Can engineers command respect in casual attire?
By Henry Petroski
When New York University announced last August that its medical school would no longer charge tuition, the media stories covering the news were accompanied by photos and video clips showing the assembled incoming class smiling and cheering. In addition to the expected elation, the images revealed an audience of first-year medical students uniformly dressed in the white outerwear of their profession. The students had been issued white jackets as a reminder that they were embarking on a course of study that should end with each of them being presented with the full-length white lab coat that marks an M.D.
There does not appear to be such a universally recognized sartorial distinction for the engineering profession. Some years ago, the development staff of my school did make an effort to institute a tradition in which just before graduation, senior engineering students were given the short-billed striped caps of railroad engineers. The idea was that as soon as their degrees were conferred, the engineers would replace their mortarboards with the caps in a sign of professional unity. I wondered if it was a joke. Many colleagues and I had spent years trying to convince the public that the kinds of engineers we and our students are do not operate locomotives. Fortunately, the ill-advised graduation gimmick did not last.
In many 19th-century photos, chief engineers and their assistants can be seen wearing a respected uniform of sorts. They are dressed in suits and ties—and top hats—making them virtually indistinguishable from members of the boards of directors that they were showing around construction sites. These were the same clothes the engineers wore to the office and to the board room and to the halls of Parliament and Congress when testifying on matters of technical interest to lawmakers.
In the early- to mid-20th century engineering office, the rank-and-file uniform was the short-sleeve white shirt and tie. It was a practical matter. In those days of hand drawings, the drafting table at which an engineer worked was full of graphite dust from the pencils used. Long sleeves and cuffs would have been blackened well before day’s end. This all changed with the advent of computerized drafting, of course, but the habit of dressing remains.
Some engineers keep a blazer at the office to put on for making presentations to management. If they have a business or social obligation after work, they can use the jacket as a means of dressing up, but not all feel obligated to do so. On one occasion, my wife and I hosted a dinner party for a famous consulting engineer who had given a distinguished lecture earlier in the day. When one of my younger colleagues entered the room in his shirtsleeves, our guest of honor remarked to me, “Here comes an engineer.”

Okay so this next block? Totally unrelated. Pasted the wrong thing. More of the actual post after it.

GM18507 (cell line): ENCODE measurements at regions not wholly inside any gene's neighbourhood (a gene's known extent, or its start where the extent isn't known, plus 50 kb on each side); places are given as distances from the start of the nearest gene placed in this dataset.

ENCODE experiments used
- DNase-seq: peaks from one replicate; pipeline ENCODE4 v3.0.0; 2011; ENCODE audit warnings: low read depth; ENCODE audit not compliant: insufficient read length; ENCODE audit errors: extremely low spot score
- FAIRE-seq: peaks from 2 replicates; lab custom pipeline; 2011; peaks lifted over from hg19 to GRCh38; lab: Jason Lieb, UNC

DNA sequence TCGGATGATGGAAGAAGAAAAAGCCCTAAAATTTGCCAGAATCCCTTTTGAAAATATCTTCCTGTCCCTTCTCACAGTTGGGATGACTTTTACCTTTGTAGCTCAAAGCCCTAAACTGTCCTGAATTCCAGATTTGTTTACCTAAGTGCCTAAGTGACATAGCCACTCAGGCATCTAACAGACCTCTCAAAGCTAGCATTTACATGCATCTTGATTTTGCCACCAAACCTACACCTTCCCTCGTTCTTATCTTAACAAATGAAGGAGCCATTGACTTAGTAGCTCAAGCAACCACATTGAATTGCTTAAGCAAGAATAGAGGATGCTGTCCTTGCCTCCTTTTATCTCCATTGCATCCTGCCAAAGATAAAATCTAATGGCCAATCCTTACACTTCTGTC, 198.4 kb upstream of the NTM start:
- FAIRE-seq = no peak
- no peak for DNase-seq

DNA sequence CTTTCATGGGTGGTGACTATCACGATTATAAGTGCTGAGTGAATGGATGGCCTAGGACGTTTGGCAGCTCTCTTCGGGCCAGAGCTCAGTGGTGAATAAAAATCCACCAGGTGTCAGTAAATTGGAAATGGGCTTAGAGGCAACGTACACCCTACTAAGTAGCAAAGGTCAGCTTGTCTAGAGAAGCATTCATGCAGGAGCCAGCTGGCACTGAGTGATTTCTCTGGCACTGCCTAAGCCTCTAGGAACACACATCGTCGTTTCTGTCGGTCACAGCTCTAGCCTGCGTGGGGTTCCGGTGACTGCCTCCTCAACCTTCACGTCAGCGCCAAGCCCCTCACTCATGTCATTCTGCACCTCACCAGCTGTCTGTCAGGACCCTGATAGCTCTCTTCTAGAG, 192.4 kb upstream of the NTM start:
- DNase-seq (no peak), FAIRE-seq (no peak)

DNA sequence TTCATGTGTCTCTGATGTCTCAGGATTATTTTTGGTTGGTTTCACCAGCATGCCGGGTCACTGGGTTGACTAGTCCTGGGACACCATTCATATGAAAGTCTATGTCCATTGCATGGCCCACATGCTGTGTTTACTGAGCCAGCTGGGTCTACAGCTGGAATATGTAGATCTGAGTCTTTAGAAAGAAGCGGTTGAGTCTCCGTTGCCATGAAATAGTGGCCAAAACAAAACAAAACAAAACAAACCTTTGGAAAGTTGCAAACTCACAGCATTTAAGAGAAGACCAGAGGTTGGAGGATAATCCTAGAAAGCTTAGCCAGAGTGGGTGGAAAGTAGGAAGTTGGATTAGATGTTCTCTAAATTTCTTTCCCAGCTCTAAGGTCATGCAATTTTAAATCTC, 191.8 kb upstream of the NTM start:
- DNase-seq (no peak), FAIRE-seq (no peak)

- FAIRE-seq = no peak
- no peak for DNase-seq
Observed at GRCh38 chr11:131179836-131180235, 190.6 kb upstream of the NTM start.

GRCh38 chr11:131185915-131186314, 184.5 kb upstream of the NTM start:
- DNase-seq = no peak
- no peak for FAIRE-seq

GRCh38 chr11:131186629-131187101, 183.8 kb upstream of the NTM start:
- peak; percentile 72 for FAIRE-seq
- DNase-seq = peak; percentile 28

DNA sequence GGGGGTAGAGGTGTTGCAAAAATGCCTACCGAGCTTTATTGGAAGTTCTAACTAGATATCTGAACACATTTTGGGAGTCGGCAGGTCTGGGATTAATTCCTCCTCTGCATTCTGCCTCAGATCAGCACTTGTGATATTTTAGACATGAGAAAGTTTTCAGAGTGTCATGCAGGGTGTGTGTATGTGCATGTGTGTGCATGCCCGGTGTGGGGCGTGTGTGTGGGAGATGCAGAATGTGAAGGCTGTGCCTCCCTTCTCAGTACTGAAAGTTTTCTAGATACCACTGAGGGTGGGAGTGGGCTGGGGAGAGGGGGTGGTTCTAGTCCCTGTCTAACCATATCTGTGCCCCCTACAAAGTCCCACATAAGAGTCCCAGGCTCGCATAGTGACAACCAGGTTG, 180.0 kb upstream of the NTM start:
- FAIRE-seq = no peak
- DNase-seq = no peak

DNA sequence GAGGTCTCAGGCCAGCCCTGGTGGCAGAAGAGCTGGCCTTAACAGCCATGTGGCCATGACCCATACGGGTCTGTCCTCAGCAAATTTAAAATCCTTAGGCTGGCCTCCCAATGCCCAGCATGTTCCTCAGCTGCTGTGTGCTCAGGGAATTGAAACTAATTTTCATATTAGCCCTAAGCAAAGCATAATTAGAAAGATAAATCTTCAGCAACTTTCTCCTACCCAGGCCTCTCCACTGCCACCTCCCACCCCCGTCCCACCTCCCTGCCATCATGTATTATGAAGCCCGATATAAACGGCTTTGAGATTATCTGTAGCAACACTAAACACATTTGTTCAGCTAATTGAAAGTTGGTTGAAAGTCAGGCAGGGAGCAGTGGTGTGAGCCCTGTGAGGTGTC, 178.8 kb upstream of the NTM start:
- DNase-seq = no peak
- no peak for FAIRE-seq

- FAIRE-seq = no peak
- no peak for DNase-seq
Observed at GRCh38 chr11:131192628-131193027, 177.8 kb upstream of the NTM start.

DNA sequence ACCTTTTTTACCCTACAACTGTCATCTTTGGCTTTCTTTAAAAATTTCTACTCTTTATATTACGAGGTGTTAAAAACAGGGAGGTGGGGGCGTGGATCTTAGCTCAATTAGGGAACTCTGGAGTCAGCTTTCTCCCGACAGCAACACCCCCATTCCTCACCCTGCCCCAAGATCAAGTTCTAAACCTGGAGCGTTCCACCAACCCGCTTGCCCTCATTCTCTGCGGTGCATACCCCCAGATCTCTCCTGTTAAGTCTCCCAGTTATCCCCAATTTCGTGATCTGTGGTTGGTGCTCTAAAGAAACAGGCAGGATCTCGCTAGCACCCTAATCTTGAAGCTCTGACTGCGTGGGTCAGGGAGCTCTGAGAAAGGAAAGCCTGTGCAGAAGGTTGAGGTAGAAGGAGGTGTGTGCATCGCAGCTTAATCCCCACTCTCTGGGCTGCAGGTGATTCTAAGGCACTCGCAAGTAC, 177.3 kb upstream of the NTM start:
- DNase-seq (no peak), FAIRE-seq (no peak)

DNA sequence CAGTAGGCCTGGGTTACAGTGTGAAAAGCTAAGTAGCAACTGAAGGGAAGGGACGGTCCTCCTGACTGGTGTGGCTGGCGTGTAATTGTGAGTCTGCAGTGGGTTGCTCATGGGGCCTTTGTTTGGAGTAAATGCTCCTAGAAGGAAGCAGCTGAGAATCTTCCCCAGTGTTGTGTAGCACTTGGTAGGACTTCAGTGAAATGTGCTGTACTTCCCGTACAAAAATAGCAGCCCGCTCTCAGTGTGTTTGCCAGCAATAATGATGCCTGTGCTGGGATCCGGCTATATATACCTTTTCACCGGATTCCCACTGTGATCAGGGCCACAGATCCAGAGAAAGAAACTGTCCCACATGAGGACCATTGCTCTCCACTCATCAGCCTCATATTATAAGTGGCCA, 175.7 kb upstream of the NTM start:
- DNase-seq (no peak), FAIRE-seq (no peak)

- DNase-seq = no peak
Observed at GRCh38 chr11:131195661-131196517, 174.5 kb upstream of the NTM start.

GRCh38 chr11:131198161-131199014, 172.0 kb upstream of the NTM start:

I must confess to contributing to this dressing down. Engineering professors used to lecture in jacket and tie. But gradually the jacket and then the tie were ditched, and teachers dressed little differently from their students. Did this give them the sartorial model that being an engineer meant anything goes as a professional?
In many an office, every day has become casual Friday. But this is not how professionals dress in most business and legal offices, to name two professional settings with whose occupants engineers are most likely to interact. And if they want to be seen as the equal in status to those professionals, then engineers will have to act the part. I do know that my colleagues who teach design and capstone courses do require their teams to dress accordingly when making even just hypothetical presentations to clients. But if graduate engineers as members of a serious professional group are to win the everyday respect that medical doctors command, must they don something equivalent to the white lab coat, at least metaphorically?
Henry Petroski is A. S. Vesic Professor of Civil Engineering and professor of history at Duke. His latest book is The Road Taken: The History and Future of America’s Infrastructure.
Image Courtesy of Catherine Petroski